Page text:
23 Nov, 2023 Storytelling – can restore the spiritual consciousness of a nation

Storytelling – restoring the spiritual consciousness of our nation

As the years have progressed I’ve ‘discovered’ the power of storytelling more and more.

  • A free book on the topic is offered at the bottom of this short article – written 2023 – available as a PDF or as an audio book (under two hours)
  • Also references to a range of books on our values history (where our cultural values came from) – while noting there are many more references in the appendices to the PDF of the book.

Image: Alison Condon (author of ‘Chronicles of Paki‘ NZ history series) at a public reading of ‘Gifts at Christmas – the story of Saint Nicholas‘ in a public library.


Jesus spoke through stories. Of note, he never explained the meaning of the parables to the crowds. Their interpretation was left to the audience to work out. He did this for a few reasons – including the presence of hostile elements in his audiences.

Our audiences increasingly now include potentially ‘hostile’ elements too. Public culture is being changed. This makes wise storytelling for public spaces a skillset we could value more, model and teach in our churches. This could help many to engage more confidently, gently restoring a spiritual consciousness to the environments they work within.


To illustrate: 

If the topic were education, the story could be told of John Calvin who proposed an education system in which even the poor were taught to read and write. This was a radical new idea – the initial goal being access to the Bible so people could avoid the manipulations of a corrupted Church hierarchy. The story of the first school in NZ at Rangihoua (where Chief Ruatara invited Samuel Marsden in 1814) could then be told. Interestingly that first school taught in both Te Reo Māori and English, with both male and female students present. Forty more years on we could consider Hēni Te Kirikaramu (of the ‘Battle of Gate Pa’ fame) whose education positioned her for greatness. By age 16, living at a mission school in Auckland, she spoke Te Reo, English and French fluently, she was the administrator of the school, ran a boarding house for Māori students and was a full time teacher. Your concluding point to share: “Education opens opportunities for people. It’s got a great history and it’s important!”


To explain: 

Even in a highly secularised environment these stories would be appreciated, and the concluding point agreed upon. However, what’s also been achieved is the revealing ofa clear connection between the Christian faith and the idea of ‘education for all’ in history. That awareness affects perspectives, and might later catalyse other conversations or questions.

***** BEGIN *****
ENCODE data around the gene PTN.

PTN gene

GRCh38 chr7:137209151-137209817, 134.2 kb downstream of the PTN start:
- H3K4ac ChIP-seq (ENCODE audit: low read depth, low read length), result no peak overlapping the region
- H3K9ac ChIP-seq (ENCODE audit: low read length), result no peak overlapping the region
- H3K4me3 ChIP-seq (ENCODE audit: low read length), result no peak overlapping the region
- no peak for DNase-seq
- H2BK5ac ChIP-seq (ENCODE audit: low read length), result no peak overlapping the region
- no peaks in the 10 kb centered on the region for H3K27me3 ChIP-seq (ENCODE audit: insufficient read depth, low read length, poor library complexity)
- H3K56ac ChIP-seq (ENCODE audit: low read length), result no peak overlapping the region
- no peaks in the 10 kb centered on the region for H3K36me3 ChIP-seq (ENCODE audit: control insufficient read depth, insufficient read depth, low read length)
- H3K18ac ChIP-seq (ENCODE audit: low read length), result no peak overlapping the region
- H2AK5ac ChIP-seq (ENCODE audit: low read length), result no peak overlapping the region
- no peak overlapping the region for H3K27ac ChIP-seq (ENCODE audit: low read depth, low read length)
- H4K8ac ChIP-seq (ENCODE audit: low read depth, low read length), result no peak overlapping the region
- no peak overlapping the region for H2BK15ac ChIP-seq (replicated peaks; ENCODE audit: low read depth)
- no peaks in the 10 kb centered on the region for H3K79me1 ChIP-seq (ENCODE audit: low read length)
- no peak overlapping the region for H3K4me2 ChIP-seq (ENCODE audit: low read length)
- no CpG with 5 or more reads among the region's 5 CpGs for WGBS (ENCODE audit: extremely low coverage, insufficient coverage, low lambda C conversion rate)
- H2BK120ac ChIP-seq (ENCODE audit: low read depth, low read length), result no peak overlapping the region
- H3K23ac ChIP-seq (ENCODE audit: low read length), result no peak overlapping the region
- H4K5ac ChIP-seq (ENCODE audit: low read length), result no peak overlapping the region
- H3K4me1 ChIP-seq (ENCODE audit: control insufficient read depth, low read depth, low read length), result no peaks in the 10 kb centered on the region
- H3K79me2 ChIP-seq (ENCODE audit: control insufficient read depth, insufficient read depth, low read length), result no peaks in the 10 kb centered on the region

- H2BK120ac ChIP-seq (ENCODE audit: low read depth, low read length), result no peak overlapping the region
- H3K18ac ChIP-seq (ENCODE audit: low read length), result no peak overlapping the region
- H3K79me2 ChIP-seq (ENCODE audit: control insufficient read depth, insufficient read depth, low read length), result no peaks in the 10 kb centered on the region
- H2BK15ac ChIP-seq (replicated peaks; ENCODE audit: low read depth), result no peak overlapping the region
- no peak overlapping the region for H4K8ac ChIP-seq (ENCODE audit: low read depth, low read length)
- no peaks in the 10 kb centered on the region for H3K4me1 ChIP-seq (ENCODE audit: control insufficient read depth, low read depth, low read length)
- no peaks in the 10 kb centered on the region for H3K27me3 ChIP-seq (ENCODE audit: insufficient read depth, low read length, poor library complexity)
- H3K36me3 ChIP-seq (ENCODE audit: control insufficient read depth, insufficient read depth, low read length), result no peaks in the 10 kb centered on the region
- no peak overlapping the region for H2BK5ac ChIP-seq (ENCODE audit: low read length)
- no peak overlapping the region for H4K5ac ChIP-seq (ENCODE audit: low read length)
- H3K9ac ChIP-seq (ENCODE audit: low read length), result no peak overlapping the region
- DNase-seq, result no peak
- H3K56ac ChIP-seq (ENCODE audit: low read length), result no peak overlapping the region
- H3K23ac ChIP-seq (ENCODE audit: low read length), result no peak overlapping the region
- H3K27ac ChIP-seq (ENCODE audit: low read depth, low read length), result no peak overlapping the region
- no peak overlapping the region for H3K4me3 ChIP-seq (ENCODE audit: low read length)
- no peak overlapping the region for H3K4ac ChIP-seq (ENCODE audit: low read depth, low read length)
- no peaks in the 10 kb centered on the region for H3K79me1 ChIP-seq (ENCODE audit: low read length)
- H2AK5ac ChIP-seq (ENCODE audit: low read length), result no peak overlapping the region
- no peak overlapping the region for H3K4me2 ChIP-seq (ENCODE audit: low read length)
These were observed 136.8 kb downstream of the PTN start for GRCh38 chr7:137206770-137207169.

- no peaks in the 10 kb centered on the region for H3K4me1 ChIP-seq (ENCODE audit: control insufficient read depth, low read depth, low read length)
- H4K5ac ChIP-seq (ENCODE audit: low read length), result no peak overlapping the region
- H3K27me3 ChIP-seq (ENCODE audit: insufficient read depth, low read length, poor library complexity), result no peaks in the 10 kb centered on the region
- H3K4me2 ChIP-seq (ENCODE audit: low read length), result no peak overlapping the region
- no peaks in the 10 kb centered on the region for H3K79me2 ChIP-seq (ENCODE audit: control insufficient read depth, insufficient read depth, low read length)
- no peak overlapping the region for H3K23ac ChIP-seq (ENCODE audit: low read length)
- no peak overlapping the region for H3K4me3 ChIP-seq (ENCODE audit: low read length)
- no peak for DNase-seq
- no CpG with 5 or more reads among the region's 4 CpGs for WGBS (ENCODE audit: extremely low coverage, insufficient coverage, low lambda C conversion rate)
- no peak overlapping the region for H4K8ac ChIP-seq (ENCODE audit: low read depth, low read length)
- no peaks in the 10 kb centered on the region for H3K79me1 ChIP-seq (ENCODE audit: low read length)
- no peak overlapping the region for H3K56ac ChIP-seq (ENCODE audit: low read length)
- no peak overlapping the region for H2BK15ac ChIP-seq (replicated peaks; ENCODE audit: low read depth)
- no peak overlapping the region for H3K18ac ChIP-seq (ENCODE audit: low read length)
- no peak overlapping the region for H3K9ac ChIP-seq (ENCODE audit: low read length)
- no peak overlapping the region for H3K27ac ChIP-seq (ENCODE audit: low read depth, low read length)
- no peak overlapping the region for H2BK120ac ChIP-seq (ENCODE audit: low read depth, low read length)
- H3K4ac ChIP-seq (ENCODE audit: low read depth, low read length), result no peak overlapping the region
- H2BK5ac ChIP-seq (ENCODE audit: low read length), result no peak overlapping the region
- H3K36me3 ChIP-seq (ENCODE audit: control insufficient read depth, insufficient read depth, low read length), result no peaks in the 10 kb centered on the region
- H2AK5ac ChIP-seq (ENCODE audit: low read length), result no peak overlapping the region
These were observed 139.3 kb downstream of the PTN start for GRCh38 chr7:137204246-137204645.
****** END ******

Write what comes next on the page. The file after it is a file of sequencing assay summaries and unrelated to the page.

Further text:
A key in the approach of this example is the concluding statement, which says something everyone would agree with. For the contrast, responses would be considerably different were you to conclude with, “and that is why Christianity is so important to education”.

It is therefore possible to communicate Christian messages in secular places!


Six types of stories to consider

1. Our own life experience

2. Other people’s life experience

3. The natural world (reason, logic, science)

4. Our bicultural history

5. Our values history (freedoms, systems of justice/law, equality of races/genders, concepts of charity…)

6. The Bible.


We are reminded that ‘those who tell the history write the future’. If we’d like to see a spiritual consciousness being restored to public culture, the stories we tell can affect the perspectives of those who hear. Intentional storytelling is therefore an artform to consider, discover and value more – on all our platforms.


For more:

Book: ‘The Art of storytelling and of becoming in intriguing person’, by Dave Mann. Available for free as a PDF or audio book – AllTogether.co.nz/rationalfaith

To learn about our values history: Jesus the Gamechanger, (DVD documentary series) Karl Faase. What if Jesus had never been born? D James Kennedy. Who Is This Man? John Ortberg. The Rise of Christianity, Rodney Stark. How Christianity Changed the World, Alvin Schmidt. Extras re the NZ bicultural history: The Chronicles of Paki, (Illustrated NZ history story series), Alison Condon and Gina Taggart, Te Rongopai, (DVD documentary) Stuart Lange, Bible and Treaty, Keith Newman. The Years Before Waitangi, Patricia Bawden.


DAVE MANN. Dave is a networker and creative communicator with a vision to see an understanding of the Christian faith continuing and also being valued in the public square in Aotearoa-New Zealand. He has innovated numerous conversational resources for churches, and has coordinated various national nationwide multimedia Easter efforts purposed to open up conversations between church and non-church people about the Christian faith and its significance to our nation’s history and values. Dave is the Producer of the ‘Chronicles of Paki’ illustrated NZ history series created for educational purposes, and the author of various other books and booklets including “Because we care”, “That Leaders might last” and “The Elephant in the Room”. Married to Heather, they have four boys and reside in Tauranga, New Zealand.

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